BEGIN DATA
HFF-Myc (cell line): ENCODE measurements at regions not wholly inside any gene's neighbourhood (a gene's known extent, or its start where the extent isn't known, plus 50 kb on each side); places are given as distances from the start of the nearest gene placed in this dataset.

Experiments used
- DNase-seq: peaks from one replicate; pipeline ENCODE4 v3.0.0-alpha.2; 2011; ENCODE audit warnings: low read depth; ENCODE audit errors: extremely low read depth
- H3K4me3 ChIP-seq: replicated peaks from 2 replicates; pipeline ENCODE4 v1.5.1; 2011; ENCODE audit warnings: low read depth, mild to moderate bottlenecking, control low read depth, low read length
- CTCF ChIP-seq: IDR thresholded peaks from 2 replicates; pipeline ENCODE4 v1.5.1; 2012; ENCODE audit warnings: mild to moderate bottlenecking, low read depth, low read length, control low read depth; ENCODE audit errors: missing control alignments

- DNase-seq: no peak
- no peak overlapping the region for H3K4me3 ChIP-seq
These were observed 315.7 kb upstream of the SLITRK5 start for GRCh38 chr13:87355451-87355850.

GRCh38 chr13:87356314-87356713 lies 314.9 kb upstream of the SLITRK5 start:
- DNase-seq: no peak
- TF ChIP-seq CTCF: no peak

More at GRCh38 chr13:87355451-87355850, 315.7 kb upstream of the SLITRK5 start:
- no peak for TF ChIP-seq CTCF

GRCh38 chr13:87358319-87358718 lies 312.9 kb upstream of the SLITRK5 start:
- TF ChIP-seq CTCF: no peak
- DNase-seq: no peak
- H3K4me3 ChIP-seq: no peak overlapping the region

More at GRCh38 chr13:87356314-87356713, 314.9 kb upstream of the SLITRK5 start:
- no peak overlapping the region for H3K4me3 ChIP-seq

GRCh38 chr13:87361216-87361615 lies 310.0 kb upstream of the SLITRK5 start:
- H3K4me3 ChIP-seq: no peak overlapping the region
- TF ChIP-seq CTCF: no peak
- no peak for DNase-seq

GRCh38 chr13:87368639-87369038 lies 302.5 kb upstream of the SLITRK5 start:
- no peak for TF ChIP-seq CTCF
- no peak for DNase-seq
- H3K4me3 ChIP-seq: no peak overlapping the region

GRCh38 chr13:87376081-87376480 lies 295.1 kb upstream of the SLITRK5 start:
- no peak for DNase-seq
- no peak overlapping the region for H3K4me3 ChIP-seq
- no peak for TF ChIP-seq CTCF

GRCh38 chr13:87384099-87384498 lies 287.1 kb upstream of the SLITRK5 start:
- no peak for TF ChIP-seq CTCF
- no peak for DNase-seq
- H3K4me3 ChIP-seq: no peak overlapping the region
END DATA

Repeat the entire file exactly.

HFF-Myc (cell line): ENCODE measurements at regions not wholly inside any gene's neighbourhood (a gene's known extent, or its start where the extent isn't known, plus 50 kb on each side); places are given as distances from the start of the nearest gene placed in this dataset.

Experiments used
- DNase-seq: peaks from one replicate; pipeline ENCODE4 v3.0.0-alpha.2; 2011; ENCODE audit warnings: low read depth; ENCODE audit errors: extremely low read depth
- H3K4me3 ChIP-seq: replicated peaks from 2 replicates; pipeline ENCODE4 v1.5.1; 2011; ENCODE audit warnings: low read depth, mild to moderate bottlenecking, control low read depth, low read length
- CTCF ChIP-seq: IDR thresholded peaks from 2 replicates; pipeline ENCODE4 v1.5.1; 2012; ENCODE audit warnings: mild to moderate bottlenecking, low read depth, low read length, control low read depth; ENCODE audit errors: missing control alignments

- DNase-seq: no peak
- no peak overlapping the region for H3K4me3 ChIP-seq
These were observed 315.7 kb upstream of the SLITRK5 start for GRCh38 chr13:87355451-87355850.

GRCh38 chr13:87356314-87356713 lies 314.9 kb upstream of the SLITRK5 start:
- DNase-seq: no peak
- TF ChIP-seq CTCF: no peak

More at GRCh38 chr13:87355451-87355850, 315.7 kb upstream of the SLITRK5 start:
- no peak for TF ChIP-seq CTCF

GRCh38 chr13:87358319-87358718 lies 312.9 kb upstream of the SLITRK5 start:
- TF ChIP-seq CTCF: no peak
- DNase-seq: no peak
- H3K4me3 ChIP-seq: no peak overlapping the region

More at GRCh38 chr13:87356314-87356713, 314.9 kb upstream of the SLITRK5 start:
- no peak overlapping the region for H3K4me3 ChIP-seq

GRCh38 chr13:87361216-87361615 lies 310.0 kb upstream of the SLITRK5 start:
- H3K4me3 ChIP-seq: no peak overlapping the region
- TF ChIP-seq CTCF: no peak
- no peak for DNase-seq

GRCh38 chr13:87368639-87369038 lies 302.5 kb upstream of the SLITRK5 start:
- no peak for TF ChIP-seq CTCF
- no peak for DNase-seq
- H3K4me3 ChIP-seq: no peak overlapping the region

GRCh38 chr13:87376081-87376480 lies 295.1 kb upstream of the SLITRK5 start:
- no peak for DNase-seq
- no peak overlapping the region for H3K4me3 ChIP-seq
- no peak for TF ChIP-seq CTCF

GRCh38 chr13:87384099-87384498 lies 287.1 kb upstream of the SLITRK5 start:
- no peak for TF ChIP-seq CTCF
- no peak for DNase-seq
- H3K4me3 ChIP-seq: no peak overlapping the region